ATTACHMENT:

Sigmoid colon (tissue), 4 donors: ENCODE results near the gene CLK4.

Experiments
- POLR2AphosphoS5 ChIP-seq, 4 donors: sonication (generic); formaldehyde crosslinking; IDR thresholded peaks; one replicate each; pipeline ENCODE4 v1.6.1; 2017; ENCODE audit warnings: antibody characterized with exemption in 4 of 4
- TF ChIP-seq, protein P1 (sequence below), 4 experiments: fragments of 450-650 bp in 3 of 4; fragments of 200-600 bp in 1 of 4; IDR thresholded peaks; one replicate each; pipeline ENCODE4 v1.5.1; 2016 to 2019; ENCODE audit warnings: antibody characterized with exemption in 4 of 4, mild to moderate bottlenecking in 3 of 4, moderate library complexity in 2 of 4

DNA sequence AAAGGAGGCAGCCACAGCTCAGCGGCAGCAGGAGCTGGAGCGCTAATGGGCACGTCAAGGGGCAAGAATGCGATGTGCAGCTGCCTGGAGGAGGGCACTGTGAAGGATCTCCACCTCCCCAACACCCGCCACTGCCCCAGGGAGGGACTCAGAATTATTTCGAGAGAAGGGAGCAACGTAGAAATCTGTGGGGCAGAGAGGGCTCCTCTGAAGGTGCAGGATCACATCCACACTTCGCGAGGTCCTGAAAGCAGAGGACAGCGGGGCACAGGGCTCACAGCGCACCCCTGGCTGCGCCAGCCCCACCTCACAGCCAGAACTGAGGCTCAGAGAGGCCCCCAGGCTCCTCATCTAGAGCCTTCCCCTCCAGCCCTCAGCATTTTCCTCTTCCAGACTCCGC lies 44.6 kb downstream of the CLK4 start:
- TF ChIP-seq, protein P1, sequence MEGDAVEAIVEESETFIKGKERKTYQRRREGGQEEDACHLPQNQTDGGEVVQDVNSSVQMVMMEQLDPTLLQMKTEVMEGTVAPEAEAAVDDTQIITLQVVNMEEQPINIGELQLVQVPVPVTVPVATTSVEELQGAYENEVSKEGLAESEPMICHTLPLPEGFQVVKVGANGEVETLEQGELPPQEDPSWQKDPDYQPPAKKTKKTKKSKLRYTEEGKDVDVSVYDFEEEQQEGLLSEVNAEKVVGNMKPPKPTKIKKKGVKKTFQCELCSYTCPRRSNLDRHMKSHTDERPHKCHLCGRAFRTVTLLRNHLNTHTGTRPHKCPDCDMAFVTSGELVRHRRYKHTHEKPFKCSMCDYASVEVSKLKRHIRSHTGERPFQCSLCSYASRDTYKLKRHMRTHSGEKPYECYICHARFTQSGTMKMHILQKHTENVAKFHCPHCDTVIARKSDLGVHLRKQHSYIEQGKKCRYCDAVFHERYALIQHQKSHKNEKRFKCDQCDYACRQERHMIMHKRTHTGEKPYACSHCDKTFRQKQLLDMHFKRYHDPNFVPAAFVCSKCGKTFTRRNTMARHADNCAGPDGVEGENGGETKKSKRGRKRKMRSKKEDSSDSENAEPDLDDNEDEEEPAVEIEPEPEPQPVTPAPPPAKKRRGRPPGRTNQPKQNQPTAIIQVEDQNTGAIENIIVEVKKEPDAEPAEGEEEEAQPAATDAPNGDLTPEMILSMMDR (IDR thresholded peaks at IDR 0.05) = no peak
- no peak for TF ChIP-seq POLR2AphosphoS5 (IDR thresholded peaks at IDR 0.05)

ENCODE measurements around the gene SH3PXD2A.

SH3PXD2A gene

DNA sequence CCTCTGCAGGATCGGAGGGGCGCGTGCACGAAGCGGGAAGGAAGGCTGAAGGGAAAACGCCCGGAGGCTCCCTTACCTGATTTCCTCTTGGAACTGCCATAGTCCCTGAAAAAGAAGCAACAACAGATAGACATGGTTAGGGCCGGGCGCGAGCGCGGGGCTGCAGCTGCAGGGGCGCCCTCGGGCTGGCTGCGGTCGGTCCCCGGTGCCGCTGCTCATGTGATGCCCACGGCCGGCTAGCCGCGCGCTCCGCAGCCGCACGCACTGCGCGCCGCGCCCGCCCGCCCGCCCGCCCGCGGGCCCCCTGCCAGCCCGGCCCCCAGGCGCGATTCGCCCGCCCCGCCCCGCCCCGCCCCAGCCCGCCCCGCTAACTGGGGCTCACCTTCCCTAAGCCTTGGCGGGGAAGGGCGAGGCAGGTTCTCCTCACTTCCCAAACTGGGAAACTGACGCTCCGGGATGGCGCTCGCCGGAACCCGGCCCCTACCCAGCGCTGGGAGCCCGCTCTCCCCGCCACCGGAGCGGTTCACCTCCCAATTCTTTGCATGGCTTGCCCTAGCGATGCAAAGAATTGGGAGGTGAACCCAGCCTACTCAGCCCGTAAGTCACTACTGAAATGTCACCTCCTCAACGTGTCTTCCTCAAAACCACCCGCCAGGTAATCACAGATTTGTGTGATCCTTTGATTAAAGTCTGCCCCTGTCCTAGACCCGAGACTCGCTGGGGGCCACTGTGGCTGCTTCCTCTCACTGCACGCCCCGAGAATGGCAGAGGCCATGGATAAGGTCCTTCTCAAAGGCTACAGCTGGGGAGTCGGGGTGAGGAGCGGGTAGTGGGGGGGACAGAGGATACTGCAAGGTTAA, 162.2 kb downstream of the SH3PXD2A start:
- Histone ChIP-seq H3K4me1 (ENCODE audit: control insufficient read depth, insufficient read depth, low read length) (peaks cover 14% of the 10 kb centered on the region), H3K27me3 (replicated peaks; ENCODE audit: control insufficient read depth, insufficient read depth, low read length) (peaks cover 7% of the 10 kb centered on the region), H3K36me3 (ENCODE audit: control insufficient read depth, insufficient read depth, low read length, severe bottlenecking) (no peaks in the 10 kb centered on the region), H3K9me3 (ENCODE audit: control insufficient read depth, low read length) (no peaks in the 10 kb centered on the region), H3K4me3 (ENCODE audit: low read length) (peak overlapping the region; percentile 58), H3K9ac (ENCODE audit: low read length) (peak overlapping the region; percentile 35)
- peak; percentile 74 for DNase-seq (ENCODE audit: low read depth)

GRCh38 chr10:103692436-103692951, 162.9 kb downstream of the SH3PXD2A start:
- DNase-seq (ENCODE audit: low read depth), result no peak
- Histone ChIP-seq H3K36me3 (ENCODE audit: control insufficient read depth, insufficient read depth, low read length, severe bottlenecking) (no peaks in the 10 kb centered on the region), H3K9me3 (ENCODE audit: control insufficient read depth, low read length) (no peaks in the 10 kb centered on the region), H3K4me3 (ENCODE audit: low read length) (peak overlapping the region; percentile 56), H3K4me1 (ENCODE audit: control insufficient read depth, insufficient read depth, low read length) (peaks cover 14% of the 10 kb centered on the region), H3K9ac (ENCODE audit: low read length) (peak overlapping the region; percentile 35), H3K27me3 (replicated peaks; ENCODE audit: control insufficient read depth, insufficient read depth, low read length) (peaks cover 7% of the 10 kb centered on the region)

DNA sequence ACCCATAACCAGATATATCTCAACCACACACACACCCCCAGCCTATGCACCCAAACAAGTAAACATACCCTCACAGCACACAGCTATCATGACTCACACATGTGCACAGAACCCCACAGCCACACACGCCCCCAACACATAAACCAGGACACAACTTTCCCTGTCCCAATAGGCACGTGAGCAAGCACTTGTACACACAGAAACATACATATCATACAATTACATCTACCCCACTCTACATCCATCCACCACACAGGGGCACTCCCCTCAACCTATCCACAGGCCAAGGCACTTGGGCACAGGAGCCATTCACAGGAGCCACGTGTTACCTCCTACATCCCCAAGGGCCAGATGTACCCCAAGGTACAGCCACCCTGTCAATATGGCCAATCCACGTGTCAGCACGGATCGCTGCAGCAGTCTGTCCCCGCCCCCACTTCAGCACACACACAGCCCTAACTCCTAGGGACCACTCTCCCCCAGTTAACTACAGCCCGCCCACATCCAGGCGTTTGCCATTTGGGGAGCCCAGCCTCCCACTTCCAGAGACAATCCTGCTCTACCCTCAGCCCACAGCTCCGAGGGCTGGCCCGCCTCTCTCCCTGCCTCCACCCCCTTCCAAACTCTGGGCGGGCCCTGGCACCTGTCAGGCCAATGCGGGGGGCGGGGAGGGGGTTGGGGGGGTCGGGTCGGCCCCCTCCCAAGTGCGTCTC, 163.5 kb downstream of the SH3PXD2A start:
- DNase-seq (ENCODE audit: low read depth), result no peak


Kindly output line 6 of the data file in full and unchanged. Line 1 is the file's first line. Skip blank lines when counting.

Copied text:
- TF ChIP-seq, protein P1, sequence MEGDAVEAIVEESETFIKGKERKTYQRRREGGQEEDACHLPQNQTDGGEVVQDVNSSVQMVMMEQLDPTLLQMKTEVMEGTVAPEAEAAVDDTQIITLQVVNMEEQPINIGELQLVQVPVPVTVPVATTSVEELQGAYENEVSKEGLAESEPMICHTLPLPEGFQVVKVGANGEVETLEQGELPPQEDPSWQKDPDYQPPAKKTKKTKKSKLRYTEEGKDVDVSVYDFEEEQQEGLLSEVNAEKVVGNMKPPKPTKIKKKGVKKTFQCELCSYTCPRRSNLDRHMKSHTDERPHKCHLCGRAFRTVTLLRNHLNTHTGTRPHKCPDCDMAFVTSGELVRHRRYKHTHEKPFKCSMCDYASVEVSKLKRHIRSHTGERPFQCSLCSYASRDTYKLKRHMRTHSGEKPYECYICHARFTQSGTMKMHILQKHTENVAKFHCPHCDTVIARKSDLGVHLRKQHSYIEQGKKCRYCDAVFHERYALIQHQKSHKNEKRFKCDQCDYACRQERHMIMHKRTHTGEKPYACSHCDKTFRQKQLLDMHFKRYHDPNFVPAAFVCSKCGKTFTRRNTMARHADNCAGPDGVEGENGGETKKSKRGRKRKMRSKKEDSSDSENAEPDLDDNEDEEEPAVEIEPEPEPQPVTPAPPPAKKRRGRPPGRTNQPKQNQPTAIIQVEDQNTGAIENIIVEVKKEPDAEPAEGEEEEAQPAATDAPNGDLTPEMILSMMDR (IDR thresholded peaks at IDR 0.05) = no peak